4 minutes de lecture

par A.T. Kearney

India and China continue as top offshoring destinations but Central/Eastern Europe falls while Southeast Asia and Middle East countries rise.


Chicago (May 18, 2009) – Deteriorating cost advantages and improved labor quality are driving a dramatic shift in the geography of offshoring according to the latest edition of global management consulting firm A.T. Kearney’s Global Services Location Index (GSLI), a ranking of the most attractive offshoring destinations.
While India, China and Malaysia retain the top three spots they’ve occupied since the inaugural GSLI in 2004, a fundamental shift in the index has taken place as once strong Central European countries have yielded ground to countries in Asia, the Middle East and North Africa.

The GSLI analyzes and ranks the top 50 countries worldwide for locating outsourcing activities, including IT services and support, contact centers and back-office support. Each country’s score is composed of a weighted combination of relative scores on 43 measurements, which are grouped into three categories: financial attractiveness, people and skills availability and business environment.
Established Central European countries including Poland, the Czech Republic, Hungary and Slovakia, once among the premier offshoring destinations for Western Europe companies, have fallen significantly due to a rapid increase in costs driven by both wage inflation and currency appreciation against the dollar. Meanwhile, low-cost countries in Southeast Asia and the Middle East made significant gains this year as the quality and availability of their labor forces improved. Egypt, Jordan and Vietnam ranked in the GSLI’s top 10 for the first time ever.
« While cost remains a major driver in decisions about where to outsource, the quality of the labor pool is gaining importance as companies view the labor market through a global lens driven by talent shortages at home, particularly in higher, value-added functions, » said Norbert Jorek, a partner with A.T. Kearney and managing director of the firm’s Global Business Policy Council. « In response, governments all over the world are investing in the human capital demanded by the offshoring industry. »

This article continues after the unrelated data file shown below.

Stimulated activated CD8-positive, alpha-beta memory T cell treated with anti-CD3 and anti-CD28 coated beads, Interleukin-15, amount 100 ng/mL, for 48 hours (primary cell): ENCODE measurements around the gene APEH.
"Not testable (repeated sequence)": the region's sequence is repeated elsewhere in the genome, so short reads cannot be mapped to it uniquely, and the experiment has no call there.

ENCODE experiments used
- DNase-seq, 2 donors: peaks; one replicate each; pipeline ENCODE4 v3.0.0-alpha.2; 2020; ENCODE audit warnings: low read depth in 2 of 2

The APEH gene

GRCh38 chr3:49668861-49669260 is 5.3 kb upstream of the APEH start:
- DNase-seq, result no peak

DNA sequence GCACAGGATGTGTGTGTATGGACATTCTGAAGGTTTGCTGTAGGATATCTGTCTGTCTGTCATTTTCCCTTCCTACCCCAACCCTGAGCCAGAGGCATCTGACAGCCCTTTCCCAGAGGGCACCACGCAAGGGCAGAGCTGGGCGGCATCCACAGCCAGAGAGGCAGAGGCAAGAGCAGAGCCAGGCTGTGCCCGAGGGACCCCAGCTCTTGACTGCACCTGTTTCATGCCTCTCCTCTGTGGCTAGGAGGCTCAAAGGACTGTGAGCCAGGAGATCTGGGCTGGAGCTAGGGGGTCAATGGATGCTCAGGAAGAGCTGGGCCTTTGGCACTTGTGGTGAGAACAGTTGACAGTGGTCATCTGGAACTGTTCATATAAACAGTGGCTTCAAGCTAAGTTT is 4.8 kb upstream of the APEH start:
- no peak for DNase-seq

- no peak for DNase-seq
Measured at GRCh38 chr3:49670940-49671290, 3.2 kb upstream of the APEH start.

The complete results of this year’s Index are provided below. A more detailed analysis and information on regional performance can be found at www.atkearney.com.

Highlights from this year’s GSLI include:
The Middle East and North Africa is emerging as a key offshoring region because of its large, well educated population and its proximity to Europe. In addition to Egypt and Jordan, ranked at sixth and ninth, respectively, Tunisia (17th), United Arab Emirates (29th) and Morocco (30th) all rank among in the GSLI’s top 30 countries. « The Middle East and Africa area has the potential to redraw the offshoring map and in the process bring much needed opportunities for its large, underemployed educated class » said Johan Gott, project manager for the Global Services Location Index.
Saharan Africa also showed strength. Ghana ranked 15th, Mauritius 25th, Senegal 26th and South Africa 39th.
Countries in Latin America and the Caribbean continue to capitalize on their proximity to the United States as nearshore destinations. Chile placed highest among countries from the region, ranking 8th on the strength of its political stability and favorable business environment. Other strong performers in the region include Mexico (11th), Brazil (12th) and Jamaica, which rose 11 places to rank 23rd.
India, China and Malaysia continue to lead the index by a wide margin through a unique combination of high people skills, favorable business environment and low cost. In particular, India has remained at the forefront of the outsourcing industry and actually has become an enabler for industry growth through expansion of Indian offshoring firms into other countries.
The United States, as represented by the onshoring potential of smaller « tier II » cities such as San Antonio, rose to 14th in the rankings due to the financial benefits of a falling dollar. The country is the leader in the people skills category and the combination of rising unemployment and political pressure to create jobs is increasing interest in onshoring possibilities among smaller inland locations. Similar trends are evident in the UK, France and Germany, all of which also rose in the GSLI.

While the global financial crisis has slowed recent offshoring moves, the percentage of companies’ staff offshore may very well increase as a result of the crisis. Layoffs at home are not translating to layoffs among offshore workers as companies seek to maintain service but reduce costs. Additionally, offshore facilities tend to be more efficient because they are newer and lack years of inefficiencies often built up in onshore facilities.
« The dynamics of global offshoring are clearly shifting as companies re-evaluate the political risks, labor arbitrage and skill requirements in the context of the likely aftermath of the global economic crisis » said Paul A. Laudicina, A.T. Kearney chairman and managing officer. « Risk management will take on new importance to protect global service delivery from interruption and ensure capabilities are strategically dispersed rather than concentrated in a few cost-effective locations. »

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